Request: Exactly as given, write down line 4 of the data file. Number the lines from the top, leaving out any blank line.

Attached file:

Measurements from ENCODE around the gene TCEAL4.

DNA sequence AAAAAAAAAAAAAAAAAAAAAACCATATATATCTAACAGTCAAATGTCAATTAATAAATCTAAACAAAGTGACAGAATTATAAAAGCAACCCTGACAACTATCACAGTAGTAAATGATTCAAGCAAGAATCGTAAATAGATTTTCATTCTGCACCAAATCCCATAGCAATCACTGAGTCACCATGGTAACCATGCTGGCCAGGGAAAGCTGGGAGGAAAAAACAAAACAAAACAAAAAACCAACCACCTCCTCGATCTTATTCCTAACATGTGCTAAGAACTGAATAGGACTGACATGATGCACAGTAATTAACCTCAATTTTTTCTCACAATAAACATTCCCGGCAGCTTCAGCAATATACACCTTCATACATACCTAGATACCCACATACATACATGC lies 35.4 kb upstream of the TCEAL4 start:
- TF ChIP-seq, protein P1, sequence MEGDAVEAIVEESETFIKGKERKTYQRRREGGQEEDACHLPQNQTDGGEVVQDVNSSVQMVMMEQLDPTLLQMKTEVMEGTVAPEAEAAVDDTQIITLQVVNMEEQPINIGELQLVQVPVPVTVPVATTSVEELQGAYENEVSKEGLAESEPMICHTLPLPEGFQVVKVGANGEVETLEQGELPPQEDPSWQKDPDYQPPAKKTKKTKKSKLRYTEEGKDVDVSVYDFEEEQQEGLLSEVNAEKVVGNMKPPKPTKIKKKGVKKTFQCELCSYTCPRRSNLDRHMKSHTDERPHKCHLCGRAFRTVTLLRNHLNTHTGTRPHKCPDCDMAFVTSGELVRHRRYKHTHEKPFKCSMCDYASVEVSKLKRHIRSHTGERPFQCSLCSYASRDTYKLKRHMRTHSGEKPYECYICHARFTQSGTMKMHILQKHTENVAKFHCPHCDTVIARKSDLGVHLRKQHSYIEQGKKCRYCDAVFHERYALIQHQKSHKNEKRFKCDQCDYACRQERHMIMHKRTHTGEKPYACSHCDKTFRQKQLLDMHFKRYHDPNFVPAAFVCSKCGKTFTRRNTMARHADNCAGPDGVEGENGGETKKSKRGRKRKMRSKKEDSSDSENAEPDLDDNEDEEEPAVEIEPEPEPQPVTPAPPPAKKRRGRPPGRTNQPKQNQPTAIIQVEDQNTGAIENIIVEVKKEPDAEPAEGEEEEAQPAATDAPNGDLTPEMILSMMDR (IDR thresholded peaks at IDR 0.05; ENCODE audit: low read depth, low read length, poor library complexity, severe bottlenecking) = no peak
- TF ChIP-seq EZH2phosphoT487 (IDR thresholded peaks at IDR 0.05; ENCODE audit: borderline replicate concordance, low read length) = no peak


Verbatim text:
- TF ChIP-seq EZH2phosphoT487 (IDR thresholded peaks at IDR 0.05; ENCODE audit: borderline replicate concordance, low read length) = no peak